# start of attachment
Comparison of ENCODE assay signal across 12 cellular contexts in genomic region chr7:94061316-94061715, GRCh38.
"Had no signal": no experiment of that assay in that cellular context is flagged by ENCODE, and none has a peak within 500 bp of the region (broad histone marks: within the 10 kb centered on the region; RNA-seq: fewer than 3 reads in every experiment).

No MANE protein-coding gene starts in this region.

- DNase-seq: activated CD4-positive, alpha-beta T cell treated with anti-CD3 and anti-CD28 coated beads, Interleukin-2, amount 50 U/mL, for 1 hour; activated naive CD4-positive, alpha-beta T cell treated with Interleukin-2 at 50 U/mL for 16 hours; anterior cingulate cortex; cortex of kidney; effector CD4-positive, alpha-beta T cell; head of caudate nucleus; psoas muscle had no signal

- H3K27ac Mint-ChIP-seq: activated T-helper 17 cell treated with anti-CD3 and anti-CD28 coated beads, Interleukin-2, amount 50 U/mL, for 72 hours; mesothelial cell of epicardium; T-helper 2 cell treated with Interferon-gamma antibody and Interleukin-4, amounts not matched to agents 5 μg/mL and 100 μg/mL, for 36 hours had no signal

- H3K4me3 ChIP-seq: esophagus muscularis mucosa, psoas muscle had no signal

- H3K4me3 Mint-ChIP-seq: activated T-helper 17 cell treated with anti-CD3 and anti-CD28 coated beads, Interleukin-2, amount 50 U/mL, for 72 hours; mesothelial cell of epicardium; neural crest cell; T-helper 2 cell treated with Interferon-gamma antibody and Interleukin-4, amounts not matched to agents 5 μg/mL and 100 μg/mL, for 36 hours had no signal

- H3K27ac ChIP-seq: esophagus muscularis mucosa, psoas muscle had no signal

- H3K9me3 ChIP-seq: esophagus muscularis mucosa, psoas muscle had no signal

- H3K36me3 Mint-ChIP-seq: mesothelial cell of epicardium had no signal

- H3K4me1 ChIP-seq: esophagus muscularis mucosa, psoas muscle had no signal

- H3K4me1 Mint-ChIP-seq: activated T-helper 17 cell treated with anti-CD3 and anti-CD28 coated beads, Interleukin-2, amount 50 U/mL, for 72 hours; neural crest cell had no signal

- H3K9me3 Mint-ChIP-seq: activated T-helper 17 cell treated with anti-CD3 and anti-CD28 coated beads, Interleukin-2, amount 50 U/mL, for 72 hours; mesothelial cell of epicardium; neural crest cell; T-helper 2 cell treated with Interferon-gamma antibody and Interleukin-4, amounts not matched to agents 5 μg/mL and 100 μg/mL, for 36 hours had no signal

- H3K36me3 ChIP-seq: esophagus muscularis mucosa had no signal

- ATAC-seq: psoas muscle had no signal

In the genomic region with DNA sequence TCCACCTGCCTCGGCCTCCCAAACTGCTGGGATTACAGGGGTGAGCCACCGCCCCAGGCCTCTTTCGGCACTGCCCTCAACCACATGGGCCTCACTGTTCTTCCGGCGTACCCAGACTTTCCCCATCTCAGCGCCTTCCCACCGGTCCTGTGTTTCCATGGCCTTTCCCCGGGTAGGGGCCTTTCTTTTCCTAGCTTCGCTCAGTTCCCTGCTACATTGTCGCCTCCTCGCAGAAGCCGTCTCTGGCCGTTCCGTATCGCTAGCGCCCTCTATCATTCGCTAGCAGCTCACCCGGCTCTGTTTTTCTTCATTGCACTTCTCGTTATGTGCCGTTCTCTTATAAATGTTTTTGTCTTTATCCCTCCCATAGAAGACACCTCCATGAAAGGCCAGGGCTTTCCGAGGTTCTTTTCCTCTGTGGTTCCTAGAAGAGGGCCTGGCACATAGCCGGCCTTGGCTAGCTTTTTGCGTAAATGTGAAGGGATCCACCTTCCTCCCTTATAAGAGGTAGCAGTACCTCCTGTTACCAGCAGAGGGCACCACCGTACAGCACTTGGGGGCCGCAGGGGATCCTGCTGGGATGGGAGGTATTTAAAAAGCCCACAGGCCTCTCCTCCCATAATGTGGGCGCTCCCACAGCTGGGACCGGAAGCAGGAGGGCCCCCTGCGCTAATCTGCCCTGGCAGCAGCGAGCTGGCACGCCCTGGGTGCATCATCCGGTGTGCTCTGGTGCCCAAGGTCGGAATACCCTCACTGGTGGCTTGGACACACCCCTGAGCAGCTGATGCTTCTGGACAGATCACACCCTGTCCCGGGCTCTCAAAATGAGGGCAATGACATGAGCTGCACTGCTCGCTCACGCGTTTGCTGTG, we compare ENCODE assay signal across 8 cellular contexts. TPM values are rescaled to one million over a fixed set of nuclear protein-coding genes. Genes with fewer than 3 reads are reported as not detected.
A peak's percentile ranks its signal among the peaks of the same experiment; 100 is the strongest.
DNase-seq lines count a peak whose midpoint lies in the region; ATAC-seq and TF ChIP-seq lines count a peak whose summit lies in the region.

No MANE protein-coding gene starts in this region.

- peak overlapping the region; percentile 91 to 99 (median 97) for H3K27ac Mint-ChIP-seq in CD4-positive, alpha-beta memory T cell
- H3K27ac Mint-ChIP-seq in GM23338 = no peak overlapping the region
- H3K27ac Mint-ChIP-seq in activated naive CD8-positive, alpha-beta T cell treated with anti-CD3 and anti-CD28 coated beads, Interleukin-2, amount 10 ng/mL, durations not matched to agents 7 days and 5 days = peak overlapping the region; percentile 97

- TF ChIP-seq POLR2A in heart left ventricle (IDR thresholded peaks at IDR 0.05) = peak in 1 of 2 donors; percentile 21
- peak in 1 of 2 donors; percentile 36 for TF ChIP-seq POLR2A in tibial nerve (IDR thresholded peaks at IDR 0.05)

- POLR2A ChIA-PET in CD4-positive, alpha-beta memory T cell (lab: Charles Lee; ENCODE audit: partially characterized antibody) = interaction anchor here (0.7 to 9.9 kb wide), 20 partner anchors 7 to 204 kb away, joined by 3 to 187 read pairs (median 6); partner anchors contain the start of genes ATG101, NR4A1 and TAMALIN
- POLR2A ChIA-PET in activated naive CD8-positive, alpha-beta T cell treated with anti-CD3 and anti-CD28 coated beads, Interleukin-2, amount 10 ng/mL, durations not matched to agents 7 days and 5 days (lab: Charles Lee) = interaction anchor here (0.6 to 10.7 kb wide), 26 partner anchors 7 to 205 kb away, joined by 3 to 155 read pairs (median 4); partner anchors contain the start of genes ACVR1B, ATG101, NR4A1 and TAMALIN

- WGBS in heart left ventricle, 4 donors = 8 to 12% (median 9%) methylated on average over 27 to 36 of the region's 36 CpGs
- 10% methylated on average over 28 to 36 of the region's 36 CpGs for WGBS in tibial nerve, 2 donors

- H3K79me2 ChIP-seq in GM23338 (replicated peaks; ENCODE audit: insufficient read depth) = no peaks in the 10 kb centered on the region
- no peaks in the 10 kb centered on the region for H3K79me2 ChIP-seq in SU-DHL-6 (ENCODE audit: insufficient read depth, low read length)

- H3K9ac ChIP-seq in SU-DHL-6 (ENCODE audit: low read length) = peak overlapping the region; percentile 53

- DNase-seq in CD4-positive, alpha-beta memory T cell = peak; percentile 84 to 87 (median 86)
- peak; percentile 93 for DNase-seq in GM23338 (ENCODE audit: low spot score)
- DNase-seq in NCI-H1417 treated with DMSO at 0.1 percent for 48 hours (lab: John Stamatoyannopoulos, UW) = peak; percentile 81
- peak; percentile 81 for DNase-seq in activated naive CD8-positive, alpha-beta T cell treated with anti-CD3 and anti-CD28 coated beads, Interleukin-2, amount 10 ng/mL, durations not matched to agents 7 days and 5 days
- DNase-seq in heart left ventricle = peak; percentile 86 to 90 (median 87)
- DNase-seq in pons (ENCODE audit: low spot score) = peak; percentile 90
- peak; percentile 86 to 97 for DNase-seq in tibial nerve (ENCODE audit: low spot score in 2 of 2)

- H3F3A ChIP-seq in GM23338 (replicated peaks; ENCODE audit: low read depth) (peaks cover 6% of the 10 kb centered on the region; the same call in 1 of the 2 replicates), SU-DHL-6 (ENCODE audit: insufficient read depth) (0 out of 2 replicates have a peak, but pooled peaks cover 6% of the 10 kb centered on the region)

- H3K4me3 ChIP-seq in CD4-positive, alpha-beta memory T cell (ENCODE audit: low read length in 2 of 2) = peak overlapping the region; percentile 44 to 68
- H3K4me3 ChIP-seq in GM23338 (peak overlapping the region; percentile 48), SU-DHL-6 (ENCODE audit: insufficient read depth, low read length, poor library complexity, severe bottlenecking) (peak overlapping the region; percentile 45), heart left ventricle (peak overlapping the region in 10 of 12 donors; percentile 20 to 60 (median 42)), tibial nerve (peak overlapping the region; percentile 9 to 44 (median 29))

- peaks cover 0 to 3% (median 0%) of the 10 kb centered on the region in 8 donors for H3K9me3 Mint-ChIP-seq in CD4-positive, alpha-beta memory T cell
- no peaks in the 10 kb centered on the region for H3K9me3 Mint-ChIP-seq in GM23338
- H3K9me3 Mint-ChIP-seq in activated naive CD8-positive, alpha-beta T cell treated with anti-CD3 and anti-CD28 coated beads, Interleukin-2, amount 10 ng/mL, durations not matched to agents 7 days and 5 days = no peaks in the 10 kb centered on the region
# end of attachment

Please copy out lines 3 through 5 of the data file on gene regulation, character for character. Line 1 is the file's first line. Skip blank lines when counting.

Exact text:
No MANE protein-coding gene starts in this region.

- DNase-seq: activated CD4-positive, alpha-beta T cell treated with anti-CD3 and anti-CD28 coated beads, Interleukin-2, amount 50 U/mL, for 1 hour; activated naive CD4-positive, alpha-beta T cell treated with Interleukin-2 at 50 U/mL for 16 hours; anterior cingulate cortex; cortex of kidney; effector CD4-positive, alpha-beta T cell; head of caudate nucleus; psoas muscle had no signal

- H3K27ac Mint-ChIP-seq: activated T-helper 17 cell treated with anti-CD3 and anti-CD28 coated beads, Interleukin-2, amount 50 U/mL, for 72 hours; mesothelial cell of epicardium; T-helper 2 cell treated with Interferon-gamma antibody and Interleukin-4, amounts not matched to agents 5 μg/mL and 100 μg/mL, for 36 hours had no signal